My account a few postings back of the military career of Captain Thomas Edward Gordon, 14th Light Dragoons (my great-great-great grandfather), has led me to look at the careers of two of his wife’s uncles, one an officer in the East India Company Army and the other in the British cavalry. Together the careers of these three men cover most of the big wars of the earlier part of Victoria's reign– the first Anglo-Sikh War of 1845-6 and the second of 1848-9, the Crimean War of 1854-6 and the Indian Mutiny of 1857-9. They encompass some of the most glorified moments of war in the Victorian age, epitomised in Crimea by the 'Thin Red Line' of the 93rd Highlanders and the Charge of the Light Brigade at Balaclava, as well as an increasing realisation of the misery and squalor of war, brought home by vivid reportage and imagery, by the work of Florence Nightingale and by the horrors of civilian slaughter in India during the Mutiny.
These wars were, of course, far from the stereotyped image of Victorian colonial adventure, with death tolls amounting in the tens and even hundreds of thousands, and with far-reaching geopolitical consequences: the Sikh Wars resulted in the annexation of the Punjab and the final shape of British India, the Mutiny marked the end of East India Company rule and the beginning of the Raj, and the Crimean War –almost a world war – saw Russia held at bay and the Ottoman Empire, ‘the sick man of Europe’, propped up as a buffer zone, with profound implications for the future of the Middle East. These mid-century wars also saw the disjunction between increasingly effective weaponry – in particular, the replacement of the musket by the rifle as the standard infantry arm, first used by to devastating effect by the British in the Crimea – and tactics of close-order battle that were little changed since Waterloo, something that was to see even more horrific carnage in the American Civil War, in the Franco-Prussian War and on the fields of France and Flanders a few generations later.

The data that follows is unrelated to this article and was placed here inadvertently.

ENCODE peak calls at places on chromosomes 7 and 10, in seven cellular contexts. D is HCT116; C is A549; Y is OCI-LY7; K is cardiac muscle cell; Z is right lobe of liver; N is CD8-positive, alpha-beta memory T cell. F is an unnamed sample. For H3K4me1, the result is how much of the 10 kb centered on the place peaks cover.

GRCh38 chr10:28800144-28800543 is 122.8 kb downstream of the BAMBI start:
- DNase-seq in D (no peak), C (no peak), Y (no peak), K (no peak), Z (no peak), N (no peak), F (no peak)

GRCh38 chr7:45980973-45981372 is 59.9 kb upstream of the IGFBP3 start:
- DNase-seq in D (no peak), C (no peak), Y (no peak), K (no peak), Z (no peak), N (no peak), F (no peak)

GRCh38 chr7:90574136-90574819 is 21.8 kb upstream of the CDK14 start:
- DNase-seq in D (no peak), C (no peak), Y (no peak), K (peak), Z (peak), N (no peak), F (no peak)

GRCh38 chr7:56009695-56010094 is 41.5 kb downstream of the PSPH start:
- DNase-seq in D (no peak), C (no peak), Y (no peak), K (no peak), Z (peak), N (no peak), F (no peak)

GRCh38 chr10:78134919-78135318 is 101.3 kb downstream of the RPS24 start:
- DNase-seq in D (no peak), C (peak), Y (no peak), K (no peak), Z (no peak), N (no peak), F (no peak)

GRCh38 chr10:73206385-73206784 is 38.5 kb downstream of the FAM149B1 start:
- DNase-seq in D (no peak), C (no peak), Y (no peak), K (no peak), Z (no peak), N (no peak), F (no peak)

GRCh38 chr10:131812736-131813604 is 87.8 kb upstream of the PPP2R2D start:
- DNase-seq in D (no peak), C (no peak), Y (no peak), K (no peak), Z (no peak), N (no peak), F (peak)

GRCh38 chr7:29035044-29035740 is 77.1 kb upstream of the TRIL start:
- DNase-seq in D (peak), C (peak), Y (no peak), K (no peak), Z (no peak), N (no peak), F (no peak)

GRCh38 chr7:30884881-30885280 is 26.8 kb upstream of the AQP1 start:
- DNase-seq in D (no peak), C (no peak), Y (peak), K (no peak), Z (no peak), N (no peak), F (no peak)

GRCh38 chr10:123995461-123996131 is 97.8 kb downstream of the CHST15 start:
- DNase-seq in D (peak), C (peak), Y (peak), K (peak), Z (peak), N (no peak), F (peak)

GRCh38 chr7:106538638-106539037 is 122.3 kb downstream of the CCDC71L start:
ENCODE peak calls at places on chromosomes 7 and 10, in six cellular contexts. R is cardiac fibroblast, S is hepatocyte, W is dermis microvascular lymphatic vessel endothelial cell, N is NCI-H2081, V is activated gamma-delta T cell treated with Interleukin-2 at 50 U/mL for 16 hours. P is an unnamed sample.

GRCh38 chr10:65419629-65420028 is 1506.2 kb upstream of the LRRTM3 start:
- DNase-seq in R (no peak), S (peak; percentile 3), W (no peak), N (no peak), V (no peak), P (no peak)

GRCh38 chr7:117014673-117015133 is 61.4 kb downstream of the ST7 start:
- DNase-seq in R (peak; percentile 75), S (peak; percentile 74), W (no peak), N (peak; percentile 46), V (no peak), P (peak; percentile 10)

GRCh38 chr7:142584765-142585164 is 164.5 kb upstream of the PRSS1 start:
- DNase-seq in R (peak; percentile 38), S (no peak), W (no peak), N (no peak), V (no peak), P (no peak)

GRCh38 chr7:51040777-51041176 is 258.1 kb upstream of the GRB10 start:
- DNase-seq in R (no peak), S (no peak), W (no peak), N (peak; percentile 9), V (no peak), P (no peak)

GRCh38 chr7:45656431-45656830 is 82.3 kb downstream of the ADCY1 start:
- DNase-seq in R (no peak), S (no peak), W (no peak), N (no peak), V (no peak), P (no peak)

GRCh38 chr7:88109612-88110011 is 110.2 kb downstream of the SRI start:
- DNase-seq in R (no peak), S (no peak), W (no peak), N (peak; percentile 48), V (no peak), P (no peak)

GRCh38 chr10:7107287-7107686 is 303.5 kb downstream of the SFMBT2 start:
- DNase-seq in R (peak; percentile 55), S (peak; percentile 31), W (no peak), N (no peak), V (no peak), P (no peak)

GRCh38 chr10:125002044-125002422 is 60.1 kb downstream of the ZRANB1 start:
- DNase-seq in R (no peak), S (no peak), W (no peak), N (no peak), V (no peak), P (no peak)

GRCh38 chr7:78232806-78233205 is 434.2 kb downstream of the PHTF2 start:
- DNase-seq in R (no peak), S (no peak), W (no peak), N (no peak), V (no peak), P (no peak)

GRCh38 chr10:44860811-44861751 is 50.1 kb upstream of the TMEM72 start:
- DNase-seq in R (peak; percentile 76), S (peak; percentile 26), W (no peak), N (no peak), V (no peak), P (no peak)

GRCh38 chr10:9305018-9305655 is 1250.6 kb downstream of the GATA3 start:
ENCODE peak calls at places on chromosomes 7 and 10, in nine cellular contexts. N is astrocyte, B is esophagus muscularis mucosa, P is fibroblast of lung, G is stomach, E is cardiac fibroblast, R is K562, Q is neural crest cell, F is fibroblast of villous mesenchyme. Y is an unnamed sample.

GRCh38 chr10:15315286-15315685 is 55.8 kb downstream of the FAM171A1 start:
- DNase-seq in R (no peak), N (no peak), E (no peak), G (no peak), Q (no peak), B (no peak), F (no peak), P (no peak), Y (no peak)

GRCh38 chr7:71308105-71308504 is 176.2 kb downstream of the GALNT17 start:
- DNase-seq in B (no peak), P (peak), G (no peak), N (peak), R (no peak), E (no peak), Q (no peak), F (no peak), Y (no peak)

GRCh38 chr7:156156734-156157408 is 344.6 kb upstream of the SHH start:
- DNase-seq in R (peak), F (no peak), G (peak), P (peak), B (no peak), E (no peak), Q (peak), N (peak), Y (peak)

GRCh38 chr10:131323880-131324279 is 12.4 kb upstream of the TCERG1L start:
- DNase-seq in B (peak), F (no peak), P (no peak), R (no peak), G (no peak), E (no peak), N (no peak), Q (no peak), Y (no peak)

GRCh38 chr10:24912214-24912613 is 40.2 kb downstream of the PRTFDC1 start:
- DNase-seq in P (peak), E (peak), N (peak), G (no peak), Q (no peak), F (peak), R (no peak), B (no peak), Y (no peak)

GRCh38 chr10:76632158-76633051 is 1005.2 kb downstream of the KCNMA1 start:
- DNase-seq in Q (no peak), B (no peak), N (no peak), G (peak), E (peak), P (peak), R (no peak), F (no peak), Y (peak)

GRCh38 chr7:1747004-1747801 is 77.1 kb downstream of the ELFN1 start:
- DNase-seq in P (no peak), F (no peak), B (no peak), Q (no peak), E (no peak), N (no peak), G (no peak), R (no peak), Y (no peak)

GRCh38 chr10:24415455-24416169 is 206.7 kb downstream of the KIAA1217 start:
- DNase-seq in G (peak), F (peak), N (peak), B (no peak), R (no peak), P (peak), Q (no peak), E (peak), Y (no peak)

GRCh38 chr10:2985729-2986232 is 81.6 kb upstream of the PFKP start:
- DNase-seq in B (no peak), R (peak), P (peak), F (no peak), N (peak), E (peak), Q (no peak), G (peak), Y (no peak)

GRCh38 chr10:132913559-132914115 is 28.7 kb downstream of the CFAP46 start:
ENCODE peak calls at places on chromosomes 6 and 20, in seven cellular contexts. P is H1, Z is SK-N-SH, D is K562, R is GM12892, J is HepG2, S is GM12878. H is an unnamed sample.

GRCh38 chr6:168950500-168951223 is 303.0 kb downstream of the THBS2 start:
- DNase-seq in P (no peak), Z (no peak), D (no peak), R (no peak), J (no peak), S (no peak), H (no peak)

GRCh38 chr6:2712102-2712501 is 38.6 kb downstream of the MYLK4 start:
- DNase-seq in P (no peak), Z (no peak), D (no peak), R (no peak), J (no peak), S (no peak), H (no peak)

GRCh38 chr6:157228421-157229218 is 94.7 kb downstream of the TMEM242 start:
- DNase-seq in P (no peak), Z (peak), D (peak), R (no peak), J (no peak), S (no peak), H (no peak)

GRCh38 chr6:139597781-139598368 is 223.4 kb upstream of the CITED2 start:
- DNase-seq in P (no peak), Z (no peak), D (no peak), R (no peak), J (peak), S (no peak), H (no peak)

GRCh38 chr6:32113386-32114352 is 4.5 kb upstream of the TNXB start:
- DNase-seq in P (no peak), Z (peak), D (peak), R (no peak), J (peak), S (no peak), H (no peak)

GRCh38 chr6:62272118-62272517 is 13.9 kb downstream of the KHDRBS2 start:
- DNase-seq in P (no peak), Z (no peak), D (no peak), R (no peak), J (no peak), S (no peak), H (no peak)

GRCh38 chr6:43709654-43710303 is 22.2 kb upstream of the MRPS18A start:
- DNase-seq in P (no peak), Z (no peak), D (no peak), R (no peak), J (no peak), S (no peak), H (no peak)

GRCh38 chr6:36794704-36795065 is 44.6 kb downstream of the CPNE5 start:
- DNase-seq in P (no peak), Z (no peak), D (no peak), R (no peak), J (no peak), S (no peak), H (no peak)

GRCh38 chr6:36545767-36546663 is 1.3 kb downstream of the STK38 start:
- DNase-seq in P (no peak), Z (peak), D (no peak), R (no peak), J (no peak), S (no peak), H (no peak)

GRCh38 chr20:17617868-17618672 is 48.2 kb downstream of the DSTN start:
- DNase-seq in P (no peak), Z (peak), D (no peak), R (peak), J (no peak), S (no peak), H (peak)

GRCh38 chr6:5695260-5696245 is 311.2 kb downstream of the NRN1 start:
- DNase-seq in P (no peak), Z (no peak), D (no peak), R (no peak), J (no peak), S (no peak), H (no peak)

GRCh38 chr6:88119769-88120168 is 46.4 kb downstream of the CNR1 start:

All of that would have been unimaginable when John and George Lawrenson took up their commissions in 1818-19, only a few years after Waterloo and with Europe at peace for the first time in generations. They had been born, on 2 February 1802 and 9 February 1803 respectively, in Restabrig, near Edinburgh, Scotland, to Margaret and John Lawrenson, who also had six daughters (Sarah, my four-times great grandmother, had been born in 1800). Margaret was the daughter and heir of George Simson of Invereighty, in Forfarshire, and the granddaughter of William Kerr, Provost of Forfar; her uncle David Kerr was a Major-General of militia in Jamaica (see opposite).